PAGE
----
ometimes you just get lucky. I did. This little piece of the history of China turned up right where I live, in Australia. A certain Australian antique dealer had had his eye on a certain collection of arms and armour for several years. It finally came up for sale and he claimed it. Ancient Chinese military pieces, Japanese pieces and others, were put up for sale, and my husband spotted this one. After a quick check with a reputable historian, he decided to buy it for me. I love my husband! I really do!
I don't know a lot about it yet. there are more questions than answers. If you are good at the history of China, please feel free to contact me and share your knowledge. In the meantime, I'll show you a lot of pictures, tell you the bit I do know, and wait to add the rest when it becomes available.
Updated July 14, 2009
My teacher, Scott Rodell, has shared some interesting knowledge about this helmet. Therefore the information on this page has changed. There is a thread about the helmet on the GRTC Forum. Anyone interested in the history of China should join the forum
The base of the plume holder is a dome with flat sides. Sometimes pieces seen in artwork from the history of China, or in museums are decorated with inlays, jewels, or other decorations. If you look closely at this one, you will see it is decorated with carving. I don't know if there were inlays. If there were, they are now gone, but the design is still there, faintly carved into the iron.
The stalk of the plume holder was fitted inside and then peened in place. It is quite loose and moves about freely on top of the helmet but it is also quite secure.
There is a small visor on the brow. This may have helped deflect a sword sliding towards the face. It would have also shaded the eyes from the sun.
There are smaller holes below the row of holes made for the flaps to be riveted through. These are placed well for a cradle of leather straps to hold the helmet on. This is only speculation though. The smaller holes continue around the inside of the helmet behind the visor area. Other possible speculations are that they could have been used for attaching either a buffer for the straps, or an inner padding. We have no evidence of this but it is good to lightly hold all possibilities towards future discoveries.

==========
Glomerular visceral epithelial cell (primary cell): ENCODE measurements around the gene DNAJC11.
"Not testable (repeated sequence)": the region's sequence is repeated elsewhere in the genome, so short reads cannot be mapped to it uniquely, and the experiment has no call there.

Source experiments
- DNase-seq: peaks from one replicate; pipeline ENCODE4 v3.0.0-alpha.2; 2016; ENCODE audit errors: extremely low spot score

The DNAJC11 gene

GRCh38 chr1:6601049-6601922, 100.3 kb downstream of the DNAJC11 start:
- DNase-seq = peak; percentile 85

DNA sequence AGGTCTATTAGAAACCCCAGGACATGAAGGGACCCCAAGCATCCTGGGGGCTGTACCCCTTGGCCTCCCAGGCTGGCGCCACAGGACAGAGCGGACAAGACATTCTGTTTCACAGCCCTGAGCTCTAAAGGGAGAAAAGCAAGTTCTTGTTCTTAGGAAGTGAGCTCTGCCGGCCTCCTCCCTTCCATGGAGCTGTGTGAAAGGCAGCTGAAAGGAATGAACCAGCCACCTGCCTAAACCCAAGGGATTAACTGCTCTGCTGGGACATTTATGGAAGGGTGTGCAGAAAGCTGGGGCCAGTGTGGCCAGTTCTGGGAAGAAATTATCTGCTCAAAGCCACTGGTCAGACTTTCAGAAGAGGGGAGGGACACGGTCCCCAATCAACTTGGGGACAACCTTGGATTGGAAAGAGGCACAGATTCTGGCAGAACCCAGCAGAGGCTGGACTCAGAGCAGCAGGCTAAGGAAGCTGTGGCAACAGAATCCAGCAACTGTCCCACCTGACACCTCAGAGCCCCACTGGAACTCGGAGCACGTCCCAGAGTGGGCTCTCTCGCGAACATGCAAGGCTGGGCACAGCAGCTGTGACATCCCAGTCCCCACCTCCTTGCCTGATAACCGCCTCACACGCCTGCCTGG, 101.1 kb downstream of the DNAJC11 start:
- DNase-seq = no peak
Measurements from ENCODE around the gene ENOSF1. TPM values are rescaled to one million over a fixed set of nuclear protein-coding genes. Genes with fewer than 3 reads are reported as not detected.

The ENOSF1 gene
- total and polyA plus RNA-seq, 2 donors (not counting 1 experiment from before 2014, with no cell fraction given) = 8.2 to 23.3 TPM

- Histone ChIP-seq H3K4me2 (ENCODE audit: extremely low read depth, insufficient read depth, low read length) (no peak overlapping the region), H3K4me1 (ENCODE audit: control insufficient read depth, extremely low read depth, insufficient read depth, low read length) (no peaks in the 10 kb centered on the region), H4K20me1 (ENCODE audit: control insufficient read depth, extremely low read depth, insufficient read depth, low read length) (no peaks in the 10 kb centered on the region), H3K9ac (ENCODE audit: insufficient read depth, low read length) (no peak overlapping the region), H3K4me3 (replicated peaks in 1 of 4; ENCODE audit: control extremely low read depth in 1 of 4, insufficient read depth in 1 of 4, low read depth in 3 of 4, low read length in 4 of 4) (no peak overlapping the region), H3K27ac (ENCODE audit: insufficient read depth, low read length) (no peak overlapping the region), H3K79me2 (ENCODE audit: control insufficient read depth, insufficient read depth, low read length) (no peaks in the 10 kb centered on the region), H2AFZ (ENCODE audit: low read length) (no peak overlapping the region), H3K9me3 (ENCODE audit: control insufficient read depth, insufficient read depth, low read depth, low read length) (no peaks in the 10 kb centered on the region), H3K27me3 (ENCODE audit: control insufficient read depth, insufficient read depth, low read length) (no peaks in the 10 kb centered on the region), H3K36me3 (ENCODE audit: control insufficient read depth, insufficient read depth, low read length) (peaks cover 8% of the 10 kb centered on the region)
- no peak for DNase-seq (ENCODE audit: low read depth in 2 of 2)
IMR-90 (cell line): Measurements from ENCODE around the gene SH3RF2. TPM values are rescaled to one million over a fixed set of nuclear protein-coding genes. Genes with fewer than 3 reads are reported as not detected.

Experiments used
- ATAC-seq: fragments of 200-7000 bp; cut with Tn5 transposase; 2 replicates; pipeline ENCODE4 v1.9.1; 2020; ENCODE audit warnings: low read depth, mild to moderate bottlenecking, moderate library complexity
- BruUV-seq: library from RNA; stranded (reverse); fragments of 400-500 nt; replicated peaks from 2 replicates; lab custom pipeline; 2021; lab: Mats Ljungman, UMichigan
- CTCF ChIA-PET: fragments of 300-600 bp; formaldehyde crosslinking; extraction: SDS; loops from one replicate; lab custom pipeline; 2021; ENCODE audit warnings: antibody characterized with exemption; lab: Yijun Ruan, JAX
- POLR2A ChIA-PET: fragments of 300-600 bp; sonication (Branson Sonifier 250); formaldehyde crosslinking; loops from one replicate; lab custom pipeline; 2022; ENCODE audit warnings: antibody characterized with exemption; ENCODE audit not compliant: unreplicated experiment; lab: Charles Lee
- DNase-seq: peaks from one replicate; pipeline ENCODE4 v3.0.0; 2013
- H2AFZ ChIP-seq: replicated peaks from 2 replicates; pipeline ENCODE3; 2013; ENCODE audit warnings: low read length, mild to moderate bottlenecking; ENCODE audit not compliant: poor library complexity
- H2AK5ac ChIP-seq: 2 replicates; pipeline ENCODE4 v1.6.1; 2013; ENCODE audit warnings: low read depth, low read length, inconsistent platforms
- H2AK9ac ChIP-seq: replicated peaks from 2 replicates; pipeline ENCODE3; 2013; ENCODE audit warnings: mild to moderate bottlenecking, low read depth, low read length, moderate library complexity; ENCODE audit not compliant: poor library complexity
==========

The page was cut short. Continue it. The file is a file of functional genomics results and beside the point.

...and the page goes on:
While photographing the helmet, I discovered the carved decorations also cover the front steel strip both inside and out, as well as the visor. These are quite faint from age and it has been suggested that acid may have been used to clean up the helmet. This would have worn away some of the motif. I'm taking close up pictures in good light to try and catch as much of the design as possible. As part of conserving the helmet, my sister is attempting a digital rubbing of the designs so we can see what they originally looked like. I intend to use them in future reproduction pieces for reenactment.
It is possible to artificially retore patina when original period items have been over zealously cleaned. My plan for this helmet at present is only conservation - minimal interference to prevent further deterioration, but there is always the option of full restoration. We have good pictures and artifacts from this period of the history of China, so it could be restored. But that would mean half the helmet would be new. I'm inclined to leave it the way it is.